“Sexy,” he said.

“The best VC money can buy,” the woman agreed.

“What kinds of guns does it have?”

“Guns?” the woman laughed. “There are no weapons on Sleigh 2. It is strictly a delivery vehicle.”

“Well what if… don’t have to worry about… him?”

The woman snorted. “If it comes to that, you can outrun him. Santa has a magical sleigh with reindeer. You’ve got a magical sleigh with rockets.” He could tell she was beaming behind her scarf. “Look, it’s just a test flight. You’re going to circle the planet once or twice and come right back. Mission control will be with you the whole way.”

Krampus nodded, not certain he was reassured. “All right.” He climbed up the ladder, ducked his horns in under the cockpit roof, and waited as technicians climbed around and over him, strapping him in and locking him into a specially-fitted helmet.

When they closed the cockpit everything got quiet, save for the background hiss of the comms radio in his ear. He tapped his fingers anxiously on the steering yoke as a truck of some sort taxied the sleigh up to the immense hangar doors, which were rolling slowly open. Two minutes later, the doors stopped, and Krampus faced a profoundly dark night lit only by a receding double line of blazing flares.

Santa saw Krampus in his mind’s eye. Somewhere over the southern Indian Ocean and moving fast, very fast.

With no presents for ballast the handling was a bit less responsive than he was used to. But the reindeer’s acceleration and speed on the straightaway was superlative.

He savored it. Just for a moment. The reindeer before him pranced on air.

He pulled the reins slightly to adjust course as the sleigh hurtled over Sweden. Sunlight glimmered off the Baltic Sea and Poland rolled into view.

The world in daylight was quite a sight. These days he flew almost exclusively at night, not because he had to, but because it made the various air forces less nervous, and he preferred not to get their emails.

He pulled back on the reins and the sleigh jumped up a few miles to avoid a Moscow-to-London passenger jet. He entered Russian airspace over the Ukraine, daring them to shoot him down. He knew they wouldn’t, of course, and that they couldn’t if they wanted to.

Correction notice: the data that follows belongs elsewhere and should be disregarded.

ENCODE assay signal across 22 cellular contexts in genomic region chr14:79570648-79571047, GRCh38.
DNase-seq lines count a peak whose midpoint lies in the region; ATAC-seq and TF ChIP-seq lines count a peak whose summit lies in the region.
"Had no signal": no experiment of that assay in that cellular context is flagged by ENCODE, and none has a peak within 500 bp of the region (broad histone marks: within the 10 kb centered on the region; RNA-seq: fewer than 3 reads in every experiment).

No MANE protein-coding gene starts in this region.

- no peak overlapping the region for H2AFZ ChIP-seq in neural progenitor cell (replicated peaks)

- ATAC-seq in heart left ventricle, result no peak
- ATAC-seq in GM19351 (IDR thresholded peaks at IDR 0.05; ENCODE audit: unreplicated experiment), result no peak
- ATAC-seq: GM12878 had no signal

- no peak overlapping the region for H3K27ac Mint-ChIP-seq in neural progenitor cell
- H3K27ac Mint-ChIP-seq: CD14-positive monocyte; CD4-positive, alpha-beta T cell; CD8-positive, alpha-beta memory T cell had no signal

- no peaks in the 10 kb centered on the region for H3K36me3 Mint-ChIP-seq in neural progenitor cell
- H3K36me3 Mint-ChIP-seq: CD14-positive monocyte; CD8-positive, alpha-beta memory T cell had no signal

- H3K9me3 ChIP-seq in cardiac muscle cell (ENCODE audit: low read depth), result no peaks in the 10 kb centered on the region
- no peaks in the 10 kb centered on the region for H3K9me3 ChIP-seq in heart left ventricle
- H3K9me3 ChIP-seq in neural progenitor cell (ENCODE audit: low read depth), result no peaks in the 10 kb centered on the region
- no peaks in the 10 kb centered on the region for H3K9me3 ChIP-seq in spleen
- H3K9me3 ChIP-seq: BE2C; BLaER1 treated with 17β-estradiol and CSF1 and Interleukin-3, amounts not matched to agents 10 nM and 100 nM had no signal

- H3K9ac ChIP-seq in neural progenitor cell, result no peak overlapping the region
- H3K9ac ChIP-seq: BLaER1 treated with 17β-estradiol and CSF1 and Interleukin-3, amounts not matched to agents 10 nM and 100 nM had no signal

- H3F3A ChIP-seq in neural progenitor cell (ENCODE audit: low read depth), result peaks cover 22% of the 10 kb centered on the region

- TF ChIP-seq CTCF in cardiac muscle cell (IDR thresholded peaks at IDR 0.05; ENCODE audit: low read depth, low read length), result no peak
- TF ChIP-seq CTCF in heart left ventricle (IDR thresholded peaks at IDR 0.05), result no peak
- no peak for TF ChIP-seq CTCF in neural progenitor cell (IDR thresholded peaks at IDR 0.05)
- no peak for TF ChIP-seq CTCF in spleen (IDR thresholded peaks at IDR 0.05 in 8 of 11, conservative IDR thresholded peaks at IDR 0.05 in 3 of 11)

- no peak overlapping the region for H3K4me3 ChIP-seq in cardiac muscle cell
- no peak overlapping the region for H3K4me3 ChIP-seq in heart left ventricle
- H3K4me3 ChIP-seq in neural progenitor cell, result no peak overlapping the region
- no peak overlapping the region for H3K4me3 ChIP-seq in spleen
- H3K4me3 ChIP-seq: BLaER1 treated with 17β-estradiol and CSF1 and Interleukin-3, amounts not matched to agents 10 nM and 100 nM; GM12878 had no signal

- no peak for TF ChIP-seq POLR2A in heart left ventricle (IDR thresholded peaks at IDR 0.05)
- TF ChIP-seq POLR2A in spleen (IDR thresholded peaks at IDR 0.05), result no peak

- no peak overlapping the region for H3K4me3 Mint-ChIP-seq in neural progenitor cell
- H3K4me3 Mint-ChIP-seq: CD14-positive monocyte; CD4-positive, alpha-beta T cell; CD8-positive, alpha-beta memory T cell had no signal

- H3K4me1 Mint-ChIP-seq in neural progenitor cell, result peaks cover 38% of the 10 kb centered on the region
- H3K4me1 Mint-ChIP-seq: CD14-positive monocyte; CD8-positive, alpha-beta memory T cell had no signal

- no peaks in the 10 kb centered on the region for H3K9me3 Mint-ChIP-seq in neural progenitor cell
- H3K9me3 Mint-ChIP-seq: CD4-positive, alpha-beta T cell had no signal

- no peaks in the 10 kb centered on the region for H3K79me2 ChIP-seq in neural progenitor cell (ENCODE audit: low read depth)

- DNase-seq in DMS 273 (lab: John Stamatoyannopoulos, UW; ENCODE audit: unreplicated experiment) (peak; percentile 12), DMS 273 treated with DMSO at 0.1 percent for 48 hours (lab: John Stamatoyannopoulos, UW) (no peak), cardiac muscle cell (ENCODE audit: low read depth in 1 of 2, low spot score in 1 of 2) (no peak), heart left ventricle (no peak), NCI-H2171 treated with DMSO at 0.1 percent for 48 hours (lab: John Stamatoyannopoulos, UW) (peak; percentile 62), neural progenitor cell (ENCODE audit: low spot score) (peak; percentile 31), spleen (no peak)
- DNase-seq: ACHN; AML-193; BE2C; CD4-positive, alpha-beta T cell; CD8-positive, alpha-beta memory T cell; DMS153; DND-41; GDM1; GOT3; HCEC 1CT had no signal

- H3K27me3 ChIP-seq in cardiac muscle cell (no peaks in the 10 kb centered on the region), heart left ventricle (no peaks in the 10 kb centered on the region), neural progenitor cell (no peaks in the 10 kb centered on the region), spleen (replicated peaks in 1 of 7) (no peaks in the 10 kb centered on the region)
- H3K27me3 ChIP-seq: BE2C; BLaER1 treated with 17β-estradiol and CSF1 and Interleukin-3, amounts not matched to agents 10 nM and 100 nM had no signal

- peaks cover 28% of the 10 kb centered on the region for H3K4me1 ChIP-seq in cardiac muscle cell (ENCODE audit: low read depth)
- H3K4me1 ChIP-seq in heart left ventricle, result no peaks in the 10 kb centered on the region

A bell jingled in his in-cap headset and he heard the elf Gustav, voice of Arctic Mission Control. “We’ve got his heading, sir. Seems he’s gonna do a flyover of China and Alaska, then loop around the Arctic Circle and head back through Alaska again and down the East Pacific.”

Santa was already pulling the reins left, adjusting course due east over Kazakhstan. “A joyride, then.”

“Aye, sir.”

“Any presents on board?”

“Doubtful, sir.”

“Can we be sure?”

“We cannot, sir.”

“And so if we were to shoot first…”

A short pause. “Then you would have plausible deniability,” said Gustav. “Sir.”

Krampus had a bad feeling, so he pinged mission control for the fifth time in a minute. “Any sign of Big Red?”

“Negatory on the NavSat, AC. You’ve got the sky to yourself.”

He had just passed over the Philippines, the nighttime lights of Manila spread out below him like a galaxy that stopped at the sea. He had done some practice gift drops at the behest of mission control, plucking presents off the platforms at the end of the conveyor belts in an enormous Kansas warehouse and dropping them through the fabric of reality onto specified 3-D GPS coordinates. Not as romantic as sliding down chimneys, he reflected, but much more efficient.

Krampus eased the throttle forward. Sleigh 2 was fast. Spacefaring video game fast. It was a genuine joy to fly, and easy too. He could get used to—

“AC, we got a bogey coming in hot over the Gobi—”


“—evasive action. Now. This is not a drill, I repeat, not—”

It popped up, then, on the radar map on his HUD. A single red dot, hauling ass over Mongolia.

“Oh fuck me,” he said. “I fucking knew it.”

He swung away due east and pressed the throttle to max. The acceleration pushed him back in his seat with an amount of Gs that would have killed a human. He watched the map. The red dot was beelining for him. Gaining. He looked at his airspeed indicator. It flickered back and forth between 668 and 669. “Hey, uh, MC,” he said. “I thought you said I could outrun him.”